Falling behind: America’s failing education system

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Falling behind: America’s failing education system

Students in a classroom preparing for a test during their seven hour school day.

Students in a classroom preparing for a test during their seven hour school day.

Photo provided

Students in a classroom preparing for a test during their seven hour school day.

Photo provided

Photo provided

Students in a classroom preparing for a test during their seven hour school day.

Clayton Hedges, Memorial Staff Writer

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America is said to be the shining city upon a hill, the world’s most powerful nation and the epitome of democracy; many Americans have believed this for years but as it currently stands the good ole U.S. of A. is failing to keep up with other countries in, arguably, the most important area needed to continue being a successful nation: education. 

U.S. high schoolers are currently ranked 40th on the Program for International Student Assessment (PISA) which tests students from around the world. Roughly 30% of the tested Americans were below the baseline average for the math portion of the test which has shown a consistent decline in the past eight years. 

The main complaint that students and parents have when it comes to the U.S. education system is standardized testing. There is little proof that it is effective and has changed the way U.S. teachers instruct; instead of teaching the basic knowledge on a subject, teachers now have standards they must meet and decide to teach to a test.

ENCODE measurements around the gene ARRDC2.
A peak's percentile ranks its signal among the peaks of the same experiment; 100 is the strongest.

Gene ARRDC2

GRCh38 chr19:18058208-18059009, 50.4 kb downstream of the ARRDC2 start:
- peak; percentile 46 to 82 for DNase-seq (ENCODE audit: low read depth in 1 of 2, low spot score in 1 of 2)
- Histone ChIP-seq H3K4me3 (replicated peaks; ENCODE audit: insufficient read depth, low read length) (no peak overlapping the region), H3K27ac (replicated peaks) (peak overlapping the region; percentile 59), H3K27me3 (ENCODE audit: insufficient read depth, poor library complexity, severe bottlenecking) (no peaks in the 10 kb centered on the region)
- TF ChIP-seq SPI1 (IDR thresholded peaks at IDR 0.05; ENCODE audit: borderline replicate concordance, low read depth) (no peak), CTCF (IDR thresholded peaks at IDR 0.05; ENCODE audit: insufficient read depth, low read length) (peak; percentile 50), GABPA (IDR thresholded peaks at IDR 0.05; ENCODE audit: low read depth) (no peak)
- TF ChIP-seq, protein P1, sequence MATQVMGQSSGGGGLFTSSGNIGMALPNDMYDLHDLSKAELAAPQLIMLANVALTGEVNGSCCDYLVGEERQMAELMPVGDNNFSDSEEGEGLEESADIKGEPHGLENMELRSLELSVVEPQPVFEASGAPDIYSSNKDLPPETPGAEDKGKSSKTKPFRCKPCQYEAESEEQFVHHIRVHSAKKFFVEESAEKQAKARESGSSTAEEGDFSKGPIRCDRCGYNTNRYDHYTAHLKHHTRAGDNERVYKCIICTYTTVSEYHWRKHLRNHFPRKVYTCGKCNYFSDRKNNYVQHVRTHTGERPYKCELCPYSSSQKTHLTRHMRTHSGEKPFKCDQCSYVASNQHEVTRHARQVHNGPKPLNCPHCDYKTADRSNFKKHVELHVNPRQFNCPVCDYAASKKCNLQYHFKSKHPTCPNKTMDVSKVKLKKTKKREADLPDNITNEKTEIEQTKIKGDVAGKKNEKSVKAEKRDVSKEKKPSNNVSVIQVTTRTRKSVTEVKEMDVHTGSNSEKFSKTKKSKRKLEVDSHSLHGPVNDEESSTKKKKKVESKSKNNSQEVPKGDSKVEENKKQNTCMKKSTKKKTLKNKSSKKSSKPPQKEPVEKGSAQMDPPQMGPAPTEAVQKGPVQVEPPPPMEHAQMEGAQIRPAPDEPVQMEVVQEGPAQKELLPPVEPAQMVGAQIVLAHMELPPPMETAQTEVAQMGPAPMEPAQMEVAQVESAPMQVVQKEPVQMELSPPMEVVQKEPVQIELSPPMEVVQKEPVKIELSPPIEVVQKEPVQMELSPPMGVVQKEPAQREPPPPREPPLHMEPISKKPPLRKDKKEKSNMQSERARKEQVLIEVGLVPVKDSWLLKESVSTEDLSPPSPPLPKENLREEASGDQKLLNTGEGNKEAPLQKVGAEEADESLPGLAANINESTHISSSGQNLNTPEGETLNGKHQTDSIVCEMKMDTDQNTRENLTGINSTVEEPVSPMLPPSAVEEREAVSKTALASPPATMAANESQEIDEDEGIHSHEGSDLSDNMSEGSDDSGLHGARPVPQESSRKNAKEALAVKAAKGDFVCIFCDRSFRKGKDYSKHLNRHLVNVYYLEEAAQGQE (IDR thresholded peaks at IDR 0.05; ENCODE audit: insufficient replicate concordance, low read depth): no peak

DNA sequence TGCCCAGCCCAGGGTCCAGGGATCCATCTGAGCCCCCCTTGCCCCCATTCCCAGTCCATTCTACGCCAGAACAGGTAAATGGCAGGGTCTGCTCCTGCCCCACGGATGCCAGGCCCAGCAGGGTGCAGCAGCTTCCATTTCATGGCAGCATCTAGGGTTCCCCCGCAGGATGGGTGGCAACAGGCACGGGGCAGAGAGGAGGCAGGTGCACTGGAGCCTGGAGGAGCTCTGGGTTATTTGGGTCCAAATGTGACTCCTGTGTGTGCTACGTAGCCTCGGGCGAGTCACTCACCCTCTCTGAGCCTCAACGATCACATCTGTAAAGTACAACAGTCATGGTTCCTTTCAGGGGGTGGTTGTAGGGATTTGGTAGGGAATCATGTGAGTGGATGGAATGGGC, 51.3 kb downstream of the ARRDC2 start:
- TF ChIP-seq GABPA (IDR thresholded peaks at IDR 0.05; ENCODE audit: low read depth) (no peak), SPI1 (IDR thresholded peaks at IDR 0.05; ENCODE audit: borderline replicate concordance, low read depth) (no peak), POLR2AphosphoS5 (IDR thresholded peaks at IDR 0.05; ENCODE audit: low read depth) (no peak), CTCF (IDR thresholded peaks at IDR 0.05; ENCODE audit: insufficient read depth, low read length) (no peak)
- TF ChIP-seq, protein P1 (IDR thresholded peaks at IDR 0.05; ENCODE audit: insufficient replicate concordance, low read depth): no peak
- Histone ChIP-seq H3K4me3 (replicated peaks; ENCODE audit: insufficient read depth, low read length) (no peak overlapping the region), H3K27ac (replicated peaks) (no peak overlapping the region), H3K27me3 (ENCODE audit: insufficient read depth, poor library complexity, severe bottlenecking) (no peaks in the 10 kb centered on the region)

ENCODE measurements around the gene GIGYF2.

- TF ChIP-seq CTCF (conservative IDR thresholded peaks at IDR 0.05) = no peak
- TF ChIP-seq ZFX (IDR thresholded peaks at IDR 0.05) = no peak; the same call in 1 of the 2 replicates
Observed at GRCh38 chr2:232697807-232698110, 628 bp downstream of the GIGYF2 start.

However, many Asian countries like China, Japan and Singapore all use standardized testing programs and consistently rank among the most educated students in the world, so it begs the question: why is it not working in America?

The answer is that there are many cultural differences between Americans and East Asia. Taught that the community is above the individual, eastern cultures are more willing to shed their individuality than westerners; meanwhile, Americans grow up hearing about the “American Dream” and the self-made men and women that founded this country. 

Truthfully, if people in the U.S. don’t want to do something, then they won’t. That’s where Finland makes its entrance into the discussion. 

The Finnish government has recently revamped their education system, focusing on a more holistic approach and allowing students and parents to decide if their child’s education should start in pre-k and kindergarten or if it should continue past the age of 16. This new system has made them one of the top five countries for primary and secondary education. 

On top of this, Finland has decided to make schools start later and has left more time for their students to eat while only having one standardized test throughout their education. Making students buy into their own education has put them just under the likes of China and Japan and they’re gaining on them. 

The government has no say on what and how teachers educate their students, as teaching in Finland requires a master’s degree and a rigorous training program; pair this with the fact that these teachers stay with the same students for upwards of six years, students learn to trust them which also helps with the learning process. 

Comparing that to the respect teachers receive here in the U.S. where, in many states, there are thousands of jobs that have to be filled by emergency certification, paired with the fact that many teachers live right at the poverty line based on their yearly income can lead one to see that there is more than just the education system at fault for its current state.

Yet, the chance of a change seems fairly bleak, as there are many prominent public figures and politicians that are backed by lobbyists from testing companies. These said companies make hundreds of millions off the backs of standardized testing and are staunchly opposed to the idea of a change similar to that of Finland. Until the American government decides to invest more into its future, this great nation will continue to fall behind its competition. 

Contact Clayton Hedges at [email protected].

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